Psychotherapist uses hypnoses to help his patients remember their wet dreams. Eventually, he starts helping them fulfill some of them. His senior colleague, impressed with the therapy's succ... Read allPsychotherapist uses hypnoses to help his patients remember their wet dreams. Eventually, he starts helping them fulfill some of them. His senior colleague, impressed with the therapy's success, begins using it as well.Psychotherapist uses hypnoses to help his patients remember their wet dreams. Eventually, he starts helping them fulfill some of them. His senior colleague, impressed with the therapy's success, begins using it as well.
Nice aspect of Tobalina owning his own filmmaking equipment and studio is that the 1986 feature is shot on 35mm film, rather than the videotape then an industry standard. This also means that starlets of the time, such as Melissa Melendez and Shari St. Clair, are preserved at least once on motion picture film.
Simple format has 2 shrinks (Sasha Gabor plus a familiar face who isn't credited) listening to the sex problems, usually disturbing dreams, of pretty female patients, in a series of crisp, thankfully brief (by modern standards) XXX vignettes. The sex scenes are well-performed by the gals, often with the shrinks or other actors, and thankfully missing is Tobalina's usual contrived, stupid stories. Film's simplicity, without action scenes or various locations, turns out to be a big plus - for once the prolific director doesn't bite off more than he can chew.
Movie chalks up 10 distinct sex vignettes, some with repeat patients. Some stars are uncredited, including St. Clair as a horny receptionist who listens in via the office intercom to the patients' lurid tales and masturbates; she also joins in with the doc for additional "therapy".
Jeannie Pepper, the most popular Black star of this period, is uncredited as a patient who is hypnotized by Dr. Rosenberg (Sasha Gabor) to imagine she is actually having sex with the movie star she dreams about. Tobalina's joke is simple but quite effective, since the shrink Rosenberg trades in his bad grey-dye job hairdo for Gabor's usual black locks and presto change-o! It's Burt Reynolds!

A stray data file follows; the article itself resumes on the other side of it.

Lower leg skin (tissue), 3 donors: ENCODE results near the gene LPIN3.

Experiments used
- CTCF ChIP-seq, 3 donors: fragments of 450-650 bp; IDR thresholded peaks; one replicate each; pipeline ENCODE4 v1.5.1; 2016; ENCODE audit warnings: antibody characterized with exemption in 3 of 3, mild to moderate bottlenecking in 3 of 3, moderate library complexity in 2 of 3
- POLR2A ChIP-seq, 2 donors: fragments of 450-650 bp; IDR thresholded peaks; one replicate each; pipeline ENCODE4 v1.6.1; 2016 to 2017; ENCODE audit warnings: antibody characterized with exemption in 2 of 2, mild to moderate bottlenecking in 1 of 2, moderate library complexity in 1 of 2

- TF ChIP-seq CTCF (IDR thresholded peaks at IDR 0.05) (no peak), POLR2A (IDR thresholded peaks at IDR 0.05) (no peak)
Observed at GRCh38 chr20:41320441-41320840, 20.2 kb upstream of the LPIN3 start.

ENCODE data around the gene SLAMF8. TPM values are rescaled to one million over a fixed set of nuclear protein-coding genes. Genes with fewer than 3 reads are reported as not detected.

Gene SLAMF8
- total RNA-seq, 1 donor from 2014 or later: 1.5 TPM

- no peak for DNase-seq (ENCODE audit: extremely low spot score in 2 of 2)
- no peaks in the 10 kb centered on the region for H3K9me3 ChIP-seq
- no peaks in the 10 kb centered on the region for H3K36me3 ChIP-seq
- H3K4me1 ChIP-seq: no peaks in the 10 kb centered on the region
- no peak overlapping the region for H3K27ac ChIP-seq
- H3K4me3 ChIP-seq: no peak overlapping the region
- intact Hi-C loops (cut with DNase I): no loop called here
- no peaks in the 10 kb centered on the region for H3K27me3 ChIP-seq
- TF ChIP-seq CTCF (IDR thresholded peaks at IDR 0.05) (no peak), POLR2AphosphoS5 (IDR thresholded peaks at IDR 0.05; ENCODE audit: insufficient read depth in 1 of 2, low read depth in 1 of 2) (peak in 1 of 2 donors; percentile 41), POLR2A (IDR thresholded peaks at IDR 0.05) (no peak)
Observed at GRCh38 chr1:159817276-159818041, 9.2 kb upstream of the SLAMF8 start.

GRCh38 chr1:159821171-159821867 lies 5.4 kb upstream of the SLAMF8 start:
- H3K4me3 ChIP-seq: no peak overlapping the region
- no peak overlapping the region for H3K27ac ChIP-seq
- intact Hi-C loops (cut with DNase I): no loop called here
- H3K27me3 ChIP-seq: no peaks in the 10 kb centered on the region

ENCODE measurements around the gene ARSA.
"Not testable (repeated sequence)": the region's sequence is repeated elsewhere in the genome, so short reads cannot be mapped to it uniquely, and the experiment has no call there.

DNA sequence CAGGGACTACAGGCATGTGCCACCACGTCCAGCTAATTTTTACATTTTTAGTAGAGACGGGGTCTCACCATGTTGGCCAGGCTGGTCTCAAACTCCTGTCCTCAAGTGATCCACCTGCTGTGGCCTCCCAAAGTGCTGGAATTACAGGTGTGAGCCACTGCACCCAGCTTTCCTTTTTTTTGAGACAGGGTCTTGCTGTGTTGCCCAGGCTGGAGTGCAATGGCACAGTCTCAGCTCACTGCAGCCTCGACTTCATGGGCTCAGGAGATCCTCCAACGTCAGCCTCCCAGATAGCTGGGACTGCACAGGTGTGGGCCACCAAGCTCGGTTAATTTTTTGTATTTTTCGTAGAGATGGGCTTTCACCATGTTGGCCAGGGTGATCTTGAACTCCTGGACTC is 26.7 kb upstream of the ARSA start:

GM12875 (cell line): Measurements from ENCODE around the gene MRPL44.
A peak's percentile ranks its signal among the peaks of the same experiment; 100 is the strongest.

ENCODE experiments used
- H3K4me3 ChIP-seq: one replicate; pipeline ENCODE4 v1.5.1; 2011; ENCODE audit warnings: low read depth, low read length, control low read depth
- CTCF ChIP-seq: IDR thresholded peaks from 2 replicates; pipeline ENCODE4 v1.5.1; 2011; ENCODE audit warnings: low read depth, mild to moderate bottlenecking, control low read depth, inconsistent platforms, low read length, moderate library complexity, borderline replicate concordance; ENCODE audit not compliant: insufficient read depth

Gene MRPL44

There's also an interesting incest fantasy as a big-breasted blonde patient Nicolde relates her dream about having sex with her parents, when they were 20 years younger, and we're treated to a hot threesome involving mom Trinity Loren and dad Robert Bullock. This quality scene is ruined by a typical Tobalina failing (he doubled as cinematographer) as the first half of the sex action is blurred (just a tiny oval in middle of frame crisp and visible) with a clouding effect to represent it being a dream. This gimmick is arbitrarily dropped for clear vision in the second half, but shouldn't have been employed at all.
Another typical flaw is easily overlooked, namely Carlos editing a sex scene out of sequence involving a repeat patient -he is never very careful about his footage as long as it delivers the daily requirement of explicit sex. Best thing in this movie is the total absence of his usual boring orgy.
This film apparently sank like a stone, coming out after theatrical domestic use of porn had been supplanted by home video. It's ironic that one of his best films is among the least known while famous stinkers still attract modern interest via their name recognition, but thankfully Vinegar Syndrome seems to be releasing everything. I hope they get access and issue his earlier work, mainly soft-core, which at least on paper is of more interest than his assembly line orgies -I'm thinking of rarities like "Infrasexum", "Sexual Ecstasy of the Macumba", "Tonite I Love You", "Last Tango in Acapulco" and "Sexual Kung Fu in Hong Kong".
- Oct 19, 2015